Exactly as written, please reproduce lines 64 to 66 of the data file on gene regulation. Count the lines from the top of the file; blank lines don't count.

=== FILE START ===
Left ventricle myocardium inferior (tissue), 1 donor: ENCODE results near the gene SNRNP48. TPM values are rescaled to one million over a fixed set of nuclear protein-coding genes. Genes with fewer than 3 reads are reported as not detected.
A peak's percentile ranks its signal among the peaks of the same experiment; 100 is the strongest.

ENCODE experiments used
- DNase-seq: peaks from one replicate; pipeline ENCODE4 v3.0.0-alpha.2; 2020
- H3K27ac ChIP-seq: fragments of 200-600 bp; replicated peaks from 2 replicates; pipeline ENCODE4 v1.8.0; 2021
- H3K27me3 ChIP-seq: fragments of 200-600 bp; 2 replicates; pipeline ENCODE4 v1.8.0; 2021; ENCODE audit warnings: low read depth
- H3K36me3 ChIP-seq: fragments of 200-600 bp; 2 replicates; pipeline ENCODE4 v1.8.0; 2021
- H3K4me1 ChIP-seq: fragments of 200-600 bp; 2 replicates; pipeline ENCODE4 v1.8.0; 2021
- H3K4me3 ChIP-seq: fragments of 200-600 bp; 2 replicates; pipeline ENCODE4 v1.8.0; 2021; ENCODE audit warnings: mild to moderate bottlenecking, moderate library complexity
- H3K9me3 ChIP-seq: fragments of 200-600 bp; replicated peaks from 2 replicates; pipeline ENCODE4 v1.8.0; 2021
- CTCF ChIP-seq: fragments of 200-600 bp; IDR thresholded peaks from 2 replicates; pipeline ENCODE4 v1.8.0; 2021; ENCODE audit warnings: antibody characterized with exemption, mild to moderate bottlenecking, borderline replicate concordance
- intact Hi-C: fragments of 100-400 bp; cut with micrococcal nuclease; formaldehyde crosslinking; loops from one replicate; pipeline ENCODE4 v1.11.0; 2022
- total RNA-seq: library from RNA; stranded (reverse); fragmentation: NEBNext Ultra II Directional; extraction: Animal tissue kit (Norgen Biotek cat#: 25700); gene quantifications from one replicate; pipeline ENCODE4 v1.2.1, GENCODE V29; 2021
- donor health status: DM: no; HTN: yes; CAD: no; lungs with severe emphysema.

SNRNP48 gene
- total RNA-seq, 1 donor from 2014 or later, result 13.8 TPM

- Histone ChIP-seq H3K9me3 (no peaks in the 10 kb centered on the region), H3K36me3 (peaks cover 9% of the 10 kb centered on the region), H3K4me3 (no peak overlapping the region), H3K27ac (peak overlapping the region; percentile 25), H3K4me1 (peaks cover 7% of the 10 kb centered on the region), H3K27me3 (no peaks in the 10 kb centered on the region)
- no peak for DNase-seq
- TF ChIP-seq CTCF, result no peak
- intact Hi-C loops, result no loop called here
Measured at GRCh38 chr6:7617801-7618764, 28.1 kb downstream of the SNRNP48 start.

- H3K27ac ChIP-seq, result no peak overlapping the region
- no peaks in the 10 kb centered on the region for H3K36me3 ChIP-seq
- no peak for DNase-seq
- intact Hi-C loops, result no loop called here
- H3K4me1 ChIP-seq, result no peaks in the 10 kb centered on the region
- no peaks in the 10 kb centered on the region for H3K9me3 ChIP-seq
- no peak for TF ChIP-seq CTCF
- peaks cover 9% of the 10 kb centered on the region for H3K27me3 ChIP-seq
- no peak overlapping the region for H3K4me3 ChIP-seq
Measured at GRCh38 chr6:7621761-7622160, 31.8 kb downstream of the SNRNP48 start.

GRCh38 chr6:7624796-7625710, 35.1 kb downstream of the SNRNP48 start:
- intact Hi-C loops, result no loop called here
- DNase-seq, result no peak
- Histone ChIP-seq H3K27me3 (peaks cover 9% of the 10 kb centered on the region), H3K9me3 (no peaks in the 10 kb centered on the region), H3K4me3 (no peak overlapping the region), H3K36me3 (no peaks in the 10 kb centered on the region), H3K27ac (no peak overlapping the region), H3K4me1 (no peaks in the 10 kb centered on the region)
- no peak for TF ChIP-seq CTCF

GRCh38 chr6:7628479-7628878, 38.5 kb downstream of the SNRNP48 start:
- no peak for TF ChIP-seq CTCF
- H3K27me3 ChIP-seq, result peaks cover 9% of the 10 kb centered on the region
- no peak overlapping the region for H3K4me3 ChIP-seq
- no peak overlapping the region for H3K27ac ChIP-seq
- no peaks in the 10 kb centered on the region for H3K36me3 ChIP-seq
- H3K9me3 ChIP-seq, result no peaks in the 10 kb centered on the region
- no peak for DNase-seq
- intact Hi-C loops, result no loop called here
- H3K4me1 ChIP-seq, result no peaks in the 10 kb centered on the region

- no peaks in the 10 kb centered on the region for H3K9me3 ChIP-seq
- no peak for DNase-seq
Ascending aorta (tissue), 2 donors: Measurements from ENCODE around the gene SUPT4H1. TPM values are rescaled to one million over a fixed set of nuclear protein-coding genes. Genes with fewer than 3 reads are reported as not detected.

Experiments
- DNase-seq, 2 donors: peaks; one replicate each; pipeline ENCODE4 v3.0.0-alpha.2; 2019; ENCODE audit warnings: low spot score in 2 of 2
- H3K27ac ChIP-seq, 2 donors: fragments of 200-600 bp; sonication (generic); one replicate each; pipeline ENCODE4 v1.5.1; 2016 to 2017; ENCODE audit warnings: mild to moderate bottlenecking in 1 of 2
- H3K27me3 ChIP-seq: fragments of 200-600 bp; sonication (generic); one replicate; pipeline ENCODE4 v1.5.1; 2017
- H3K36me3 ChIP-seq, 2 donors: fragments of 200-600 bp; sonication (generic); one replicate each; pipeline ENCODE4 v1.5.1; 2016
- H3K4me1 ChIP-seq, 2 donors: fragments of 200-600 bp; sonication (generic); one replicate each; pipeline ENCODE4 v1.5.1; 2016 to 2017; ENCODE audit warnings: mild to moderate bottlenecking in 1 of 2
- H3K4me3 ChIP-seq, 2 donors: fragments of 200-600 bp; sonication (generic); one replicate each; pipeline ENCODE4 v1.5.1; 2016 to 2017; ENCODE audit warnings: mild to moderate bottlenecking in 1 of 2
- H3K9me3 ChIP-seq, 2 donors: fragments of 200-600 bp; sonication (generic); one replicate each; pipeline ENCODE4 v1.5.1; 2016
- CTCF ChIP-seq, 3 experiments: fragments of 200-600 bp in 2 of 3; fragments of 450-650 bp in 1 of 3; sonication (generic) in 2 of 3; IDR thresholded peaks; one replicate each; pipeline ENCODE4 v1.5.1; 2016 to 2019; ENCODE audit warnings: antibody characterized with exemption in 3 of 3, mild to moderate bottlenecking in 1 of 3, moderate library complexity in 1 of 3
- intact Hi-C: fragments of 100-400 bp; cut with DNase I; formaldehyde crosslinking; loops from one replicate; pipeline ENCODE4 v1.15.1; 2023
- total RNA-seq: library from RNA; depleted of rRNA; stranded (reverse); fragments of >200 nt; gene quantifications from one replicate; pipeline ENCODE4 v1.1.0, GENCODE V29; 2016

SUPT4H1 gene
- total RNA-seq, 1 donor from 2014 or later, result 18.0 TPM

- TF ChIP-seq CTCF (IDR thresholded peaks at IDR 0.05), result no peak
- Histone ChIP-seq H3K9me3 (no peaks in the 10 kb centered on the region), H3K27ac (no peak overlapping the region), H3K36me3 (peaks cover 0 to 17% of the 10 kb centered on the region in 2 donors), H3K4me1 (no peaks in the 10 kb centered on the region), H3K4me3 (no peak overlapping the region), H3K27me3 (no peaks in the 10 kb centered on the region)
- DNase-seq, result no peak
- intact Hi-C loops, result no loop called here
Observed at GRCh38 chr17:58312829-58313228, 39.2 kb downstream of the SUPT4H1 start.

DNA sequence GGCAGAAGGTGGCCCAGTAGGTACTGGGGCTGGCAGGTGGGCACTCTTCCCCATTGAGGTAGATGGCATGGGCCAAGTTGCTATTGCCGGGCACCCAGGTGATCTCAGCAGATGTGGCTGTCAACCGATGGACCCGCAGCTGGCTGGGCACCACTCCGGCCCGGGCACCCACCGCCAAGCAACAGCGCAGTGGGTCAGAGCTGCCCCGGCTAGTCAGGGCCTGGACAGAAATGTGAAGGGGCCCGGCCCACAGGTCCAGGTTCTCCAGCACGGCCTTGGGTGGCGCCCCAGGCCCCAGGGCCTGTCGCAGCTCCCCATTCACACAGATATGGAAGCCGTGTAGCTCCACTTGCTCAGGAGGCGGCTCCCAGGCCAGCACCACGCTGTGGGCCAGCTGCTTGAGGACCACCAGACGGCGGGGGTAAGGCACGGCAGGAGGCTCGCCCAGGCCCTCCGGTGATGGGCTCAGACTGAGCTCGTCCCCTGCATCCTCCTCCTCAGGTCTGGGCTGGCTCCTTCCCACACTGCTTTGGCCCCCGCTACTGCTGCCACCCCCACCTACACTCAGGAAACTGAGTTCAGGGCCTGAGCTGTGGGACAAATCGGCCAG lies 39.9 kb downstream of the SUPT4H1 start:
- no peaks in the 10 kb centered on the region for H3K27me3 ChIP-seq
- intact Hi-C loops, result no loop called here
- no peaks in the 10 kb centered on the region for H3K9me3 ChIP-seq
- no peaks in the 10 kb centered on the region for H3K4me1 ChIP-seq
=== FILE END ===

- Histone ChIP-seq H3K9me3 (no peaks in the 10 kb centered on the region), H3K27ac (no peak overlapping the region), H3K36me3 (peaks cover 0 to 17% of the 10 kb centered on the region in 2 donors), H3K4me1 (no peaks in the 10 kb centered on the region), H3K4me3 (no peak overlapping the region), H3K27me3 (no peaks in the 10 kb centered on the region)
- DNase-seq, result no peak
- intact Hi-C loops, result no loop called here